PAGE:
When it comes to developing technological solutions to the world’s problems, social processes matter as much as the scientific ones. Wastewater reuse projects in various parts of the globe provide a useful example of this reality.
Wastewater is water that has been previously used, and includes everything from sewage to water drained from baths and showers. This water can, with proper treatment, be recycled and reused for a variety of activities – watering crops, fighting fire, cooling industrial machinery and even human consumption.
It is an important resource. That’s because it is the only source of additional water that increases in quantity as populations and water consumption grow. Recycling wastewater increases the amount of drinking water available, but it also has a twofold benefit for the environment: it avoids tapping into natural resources and significantly reduces pollutant discharges.
But wastewater reuse suffers from a perception problem. People do not want to drink water they think of as “dirty”. So even those wastewater reuse projects which use advanced technologies and apply thorough scientific evidence and processes can fail without community support.
This was the case in Toowoomba in Queensland, Australia some years ago when residents voted against a wastewater reuse plan tabled by officials. Wastewater would be highly treated, passed through an environmental buffer, treated again, and then released into the drinking water system. This came after several years of drought and severe water scarcity – so officials assumed the plan would pass easily. It didn’t – because people were worried they’d be drinking dirty water.
Countless examples from elsewhere – in countries as varied as Jordan, Namibia and Singapore – show that wastewater reuse projects can be successful. In fact Namibia is a global pioneer in wastewater recycling. The country’s Goreangab treatment plant attracts experts from developed nations like Australia and the US, seeking solutions to their own growing water scarcity.
If people are properly consulted and the processes are thoroughly explained, communities come to accept that wastewater can be safely treated for drinking.
Following these successful experiences, more countries are now investing in wastewater for different purposes. Abu Dhabi, for example, plans to recycle all its wastewater by 2020. In South Africa, the first wastewater recycling plant for drinking water production was constructed in 2010.
Disgust and worry
Several factors influence people’s social acceptance of wastewater reuse, as I’ve explored in my own research.
The purpose of reuse is obviously a key factor. People are less concerned when treated wastewater is used for fighting fires or watering parks than they are when it is used on agricultural crops or for drinking.
There are also cultural and religious factors at play. In the past decade some Muslim farmers in Jordan, Tunisia and Kuwait worried that the rules of the faith prevented them from using wastewater for irrigation. In fact, a “fatwa” – an authoritative religious ruling – has been issued since 1978 by the Council of Leading Islamic Scholars in Saudi Arabia stated that treated wastewater can be used if its treatment removed impurities of taste, colour and smell.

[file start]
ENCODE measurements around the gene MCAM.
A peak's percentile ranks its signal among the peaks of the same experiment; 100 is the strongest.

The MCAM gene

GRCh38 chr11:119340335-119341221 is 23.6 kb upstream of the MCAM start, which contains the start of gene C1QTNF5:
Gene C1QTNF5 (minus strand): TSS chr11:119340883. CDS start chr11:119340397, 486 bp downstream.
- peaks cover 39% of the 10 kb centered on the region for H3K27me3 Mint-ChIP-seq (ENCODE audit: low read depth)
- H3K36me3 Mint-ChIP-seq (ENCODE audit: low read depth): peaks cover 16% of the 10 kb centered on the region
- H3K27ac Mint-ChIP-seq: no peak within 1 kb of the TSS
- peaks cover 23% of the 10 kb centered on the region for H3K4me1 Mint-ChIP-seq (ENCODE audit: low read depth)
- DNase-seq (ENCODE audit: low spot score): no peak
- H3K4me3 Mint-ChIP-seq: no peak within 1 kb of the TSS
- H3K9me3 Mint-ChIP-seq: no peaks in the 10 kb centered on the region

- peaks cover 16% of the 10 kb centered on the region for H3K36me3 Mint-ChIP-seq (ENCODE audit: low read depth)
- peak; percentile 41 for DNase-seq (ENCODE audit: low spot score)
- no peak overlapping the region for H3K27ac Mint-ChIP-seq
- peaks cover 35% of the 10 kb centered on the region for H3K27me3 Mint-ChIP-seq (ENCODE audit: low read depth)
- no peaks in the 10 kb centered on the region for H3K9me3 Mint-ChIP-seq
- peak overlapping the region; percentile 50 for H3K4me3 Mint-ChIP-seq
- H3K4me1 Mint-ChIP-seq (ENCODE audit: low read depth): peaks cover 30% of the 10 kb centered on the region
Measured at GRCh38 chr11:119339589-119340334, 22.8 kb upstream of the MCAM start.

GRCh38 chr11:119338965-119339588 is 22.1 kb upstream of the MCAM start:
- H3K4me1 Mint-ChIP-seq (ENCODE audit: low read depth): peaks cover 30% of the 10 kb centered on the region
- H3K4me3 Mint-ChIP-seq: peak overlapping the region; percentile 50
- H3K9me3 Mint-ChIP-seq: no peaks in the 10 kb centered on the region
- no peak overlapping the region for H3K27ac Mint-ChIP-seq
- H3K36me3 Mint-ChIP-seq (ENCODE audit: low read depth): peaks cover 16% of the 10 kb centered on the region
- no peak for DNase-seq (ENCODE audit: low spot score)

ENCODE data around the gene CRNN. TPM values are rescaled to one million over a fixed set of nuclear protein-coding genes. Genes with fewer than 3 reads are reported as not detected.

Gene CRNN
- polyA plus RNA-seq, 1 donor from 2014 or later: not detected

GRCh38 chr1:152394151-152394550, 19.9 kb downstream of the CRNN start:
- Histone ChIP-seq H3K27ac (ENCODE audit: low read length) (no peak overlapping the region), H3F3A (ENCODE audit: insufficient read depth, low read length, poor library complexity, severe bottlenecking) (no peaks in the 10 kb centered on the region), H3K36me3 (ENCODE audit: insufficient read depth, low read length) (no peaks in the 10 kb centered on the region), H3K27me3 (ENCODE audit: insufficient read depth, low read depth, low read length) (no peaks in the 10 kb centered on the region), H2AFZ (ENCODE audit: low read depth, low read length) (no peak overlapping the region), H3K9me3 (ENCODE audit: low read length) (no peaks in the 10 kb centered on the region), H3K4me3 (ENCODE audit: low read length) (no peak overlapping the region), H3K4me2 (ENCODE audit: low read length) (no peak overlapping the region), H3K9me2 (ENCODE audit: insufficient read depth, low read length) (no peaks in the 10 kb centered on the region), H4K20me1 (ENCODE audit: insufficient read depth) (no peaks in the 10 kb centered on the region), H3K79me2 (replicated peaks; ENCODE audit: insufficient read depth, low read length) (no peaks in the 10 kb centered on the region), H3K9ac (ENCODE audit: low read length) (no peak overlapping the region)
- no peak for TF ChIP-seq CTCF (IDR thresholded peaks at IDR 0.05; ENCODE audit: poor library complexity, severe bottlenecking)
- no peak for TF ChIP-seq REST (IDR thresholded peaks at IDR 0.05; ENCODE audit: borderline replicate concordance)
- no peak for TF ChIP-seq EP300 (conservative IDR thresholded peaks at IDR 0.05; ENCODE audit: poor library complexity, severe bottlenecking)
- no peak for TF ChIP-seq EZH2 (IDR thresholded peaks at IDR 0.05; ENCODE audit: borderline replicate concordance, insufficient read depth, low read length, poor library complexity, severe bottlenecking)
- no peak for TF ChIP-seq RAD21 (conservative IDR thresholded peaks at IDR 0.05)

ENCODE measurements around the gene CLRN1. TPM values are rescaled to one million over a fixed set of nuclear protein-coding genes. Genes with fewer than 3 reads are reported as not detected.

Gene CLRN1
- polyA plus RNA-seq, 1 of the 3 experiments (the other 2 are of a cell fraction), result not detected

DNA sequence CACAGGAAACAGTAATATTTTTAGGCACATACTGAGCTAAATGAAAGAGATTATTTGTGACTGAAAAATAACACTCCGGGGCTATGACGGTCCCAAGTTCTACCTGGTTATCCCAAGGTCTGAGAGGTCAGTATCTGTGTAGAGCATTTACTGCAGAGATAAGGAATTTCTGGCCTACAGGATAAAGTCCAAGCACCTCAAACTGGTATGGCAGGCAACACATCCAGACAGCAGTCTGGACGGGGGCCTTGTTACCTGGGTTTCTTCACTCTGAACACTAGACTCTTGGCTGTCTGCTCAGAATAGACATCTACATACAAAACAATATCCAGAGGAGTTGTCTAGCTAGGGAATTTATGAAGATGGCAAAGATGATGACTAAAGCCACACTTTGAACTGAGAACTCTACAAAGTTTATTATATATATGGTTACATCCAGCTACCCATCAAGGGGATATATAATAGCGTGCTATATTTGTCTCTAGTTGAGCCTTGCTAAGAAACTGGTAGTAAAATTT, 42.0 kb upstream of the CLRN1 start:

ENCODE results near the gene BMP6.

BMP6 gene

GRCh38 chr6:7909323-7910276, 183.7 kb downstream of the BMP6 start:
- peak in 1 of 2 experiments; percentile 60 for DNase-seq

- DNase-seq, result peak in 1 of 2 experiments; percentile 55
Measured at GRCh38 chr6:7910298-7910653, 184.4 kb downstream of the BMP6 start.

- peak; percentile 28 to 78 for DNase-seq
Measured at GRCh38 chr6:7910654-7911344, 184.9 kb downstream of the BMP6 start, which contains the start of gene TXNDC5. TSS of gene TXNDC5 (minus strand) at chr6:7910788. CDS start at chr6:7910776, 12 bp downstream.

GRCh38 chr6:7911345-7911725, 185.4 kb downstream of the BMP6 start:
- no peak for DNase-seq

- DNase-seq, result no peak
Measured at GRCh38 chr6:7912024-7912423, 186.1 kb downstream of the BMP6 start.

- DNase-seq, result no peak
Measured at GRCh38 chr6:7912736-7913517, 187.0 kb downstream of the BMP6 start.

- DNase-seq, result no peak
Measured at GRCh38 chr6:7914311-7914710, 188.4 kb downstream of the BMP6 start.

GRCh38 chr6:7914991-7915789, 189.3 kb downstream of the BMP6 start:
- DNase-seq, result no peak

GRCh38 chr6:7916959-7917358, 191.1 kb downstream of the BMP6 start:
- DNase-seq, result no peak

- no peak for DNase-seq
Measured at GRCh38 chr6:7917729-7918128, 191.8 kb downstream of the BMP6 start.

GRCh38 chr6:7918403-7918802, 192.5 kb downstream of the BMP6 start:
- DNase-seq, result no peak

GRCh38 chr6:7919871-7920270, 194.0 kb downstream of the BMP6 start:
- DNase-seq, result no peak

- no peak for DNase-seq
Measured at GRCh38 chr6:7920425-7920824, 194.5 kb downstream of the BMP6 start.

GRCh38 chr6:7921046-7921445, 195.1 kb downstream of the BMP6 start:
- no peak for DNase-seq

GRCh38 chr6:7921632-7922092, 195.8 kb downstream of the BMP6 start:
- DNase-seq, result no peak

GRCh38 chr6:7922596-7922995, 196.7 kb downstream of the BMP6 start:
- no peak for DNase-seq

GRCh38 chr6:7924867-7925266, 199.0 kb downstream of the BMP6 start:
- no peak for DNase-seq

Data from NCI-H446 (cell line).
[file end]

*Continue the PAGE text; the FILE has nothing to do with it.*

Perception is also an issue. No matter the quality of the treated wastewater, people may still perceive it as disgusting because it’s previously been in contact with human waste.
One approach that may work in tackling this perception is first introducing recycled wastewater that has little or no human contact (so, fighting fires or watering agricultural land that doesn’t produce crops for eating) and gradually moving towards closer contact.
Education about the treatment process can also help to improve people’s attitudes and perceptions towards all sorts of reused wastewater. People need to be clear about the scientific processes used to treat wastewater. They also need to understand how rigorous a process must be followed before wastewater is suitable for drinking. Singapore’s biggest wastewater treatment plant has a visitors’ centre and offers daily tours, including for school children, to explain its processes.
The popular media could also play a crucial role. In the same way that descriptions like “Toilet to Tap” or “Recycled Sewage” prompt disgust, media coverage that outlines to process of treating wastewater and the value of this resource could change attitudes for the better.
Research has shown time and again just how crucial community engagement is to successful wastewater reuse projects.
In Jordan, as part of its national water strategy in 2008, authorities ran a huge educational campaign to raise awareness about the need to use wastewater for agriculture. Water issues were covered in newspapers, on television and on the radio, explaining the value of recycling wastewater. Officials also visited schools, universities and libraries to speak with people there about the project. All of this helped to encourage acceptance of the project and it was a success.
This example and others, as well as a solid body of research evidence, show that wastewater reuse projects can be successful. Effective public involvement, community participation throughout the project cycle and proper education about the treatment process are crucial.
This article is republished from The Conversation under a Creative Commons license.